As both teacher and student of this technique, I have returned to the guiding principles of this class again and again throughout my career.
In tutorials I am working one-on-one with the basic Alexander Technique Principles. I usually do both table work, chair work, and other activities that relate to the individuals needs, either in a class situation or in rehearsal. Of course the main idea here is to help the students to understand exactly what Alexander discovered as it relates to ease and awareness in the body. This new awareness wants to allow the students to be able to experience constructive thinking in a way the frees them to have more choices in their perceptions of themselves as well as how they relate to activities in daily life or performance. Ultimately, they might be able to own the ideas completely so that they become integrated into their way of being.
The primary goal of the Audition Technique Class, given in the 3rd year of training, is to demystify the audition process. We begin work with a "mock" casting session where the students are the auditors: the directors, producers or casting directors who make the decisions. The students experience first hand what "they" are looking for and it serves as a context for the work which follows. Each student is given a new side (scene or monologue) to prepare for each class. They garner experience with a wide variety of playwriting styles and develop skills on how to prepare for and approach cold readings and auditions. They learn to bring the formidable acting skills and techniques they have acquired and re think and re focus them for the audition process. Work is also done in helping students choose and develop classical and contemporary monologues for general auditions.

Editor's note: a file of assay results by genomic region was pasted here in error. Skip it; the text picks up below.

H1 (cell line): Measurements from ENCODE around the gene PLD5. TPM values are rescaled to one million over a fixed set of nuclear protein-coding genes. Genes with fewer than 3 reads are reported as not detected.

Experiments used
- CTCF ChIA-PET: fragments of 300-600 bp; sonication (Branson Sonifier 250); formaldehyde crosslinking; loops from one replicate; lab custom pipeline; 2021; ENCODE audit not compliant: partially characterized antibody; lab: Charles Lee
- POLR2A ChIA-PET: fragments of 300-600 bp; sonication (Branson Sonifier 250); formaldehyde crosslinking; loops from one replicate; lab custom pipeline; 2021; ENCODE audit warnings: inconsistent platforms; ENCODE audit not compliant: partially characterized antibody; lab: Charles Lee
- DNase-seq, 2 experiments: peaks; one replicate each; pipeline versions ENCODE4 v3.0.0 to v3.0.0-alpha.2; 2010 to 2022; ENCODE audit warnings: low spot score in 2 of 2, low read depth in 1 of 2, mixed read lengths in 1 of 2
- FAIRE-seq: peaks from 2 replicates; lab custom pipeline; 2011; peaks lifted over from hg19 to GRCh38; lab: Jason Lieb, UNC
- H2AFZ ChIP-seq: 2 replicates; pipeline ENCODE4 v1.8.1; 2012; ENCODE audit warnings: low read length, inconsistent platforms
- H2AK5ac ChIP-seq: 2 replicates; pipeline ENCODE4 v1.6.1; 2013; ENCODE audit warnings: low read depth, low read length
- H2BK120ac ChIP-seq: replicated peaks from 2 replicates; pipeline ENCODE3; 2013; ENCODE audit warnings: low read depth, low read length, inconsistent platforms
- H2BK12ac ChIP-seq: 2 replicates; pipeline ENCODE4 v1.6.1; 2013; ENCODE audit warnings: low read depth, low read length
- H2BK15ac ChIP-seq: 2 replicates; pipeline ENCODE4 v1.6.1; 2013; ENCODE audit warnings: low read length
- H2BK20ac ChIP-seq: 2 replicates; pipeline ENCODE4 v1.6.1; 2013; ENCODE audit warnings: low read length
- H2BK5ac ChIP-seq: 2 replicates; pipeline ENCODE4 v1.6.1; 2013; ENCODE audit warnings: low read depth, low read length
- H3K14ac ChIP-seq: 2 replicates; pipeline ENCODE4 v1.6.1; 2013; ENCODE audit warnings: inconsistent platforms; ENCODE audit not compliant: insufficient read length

This class also prepares the graduating actors for the actor presentations: The showcase event held in New York City and Los Angeles in May which is attended by all the casting directors and agents in theatre, film and television.
Rarely does one get the opportunity to relax, discover and utilize one's real voice, with its three and one half to four octave range. That discovery happens in my Voice Class. It is not a singing class or a speech class. It is a vocal freeing process based on the Linklater Voice Technique Training, which incorporates the Feldenkrais Movement awareness, yoga stretching techniques and Zen thinking applications. For one year and six weeks you will be learning and practicing exercises to help you relax, align your spine, release deeply for breath and speak on your real, true, natural voice. Your natural voice will become the basis from which all of your character voices will be built and all of the nuances and subtleties of your character's intentions and emotions will be released. It will also release vocal stress for your singing class and increase flexibility and agility for your speech class.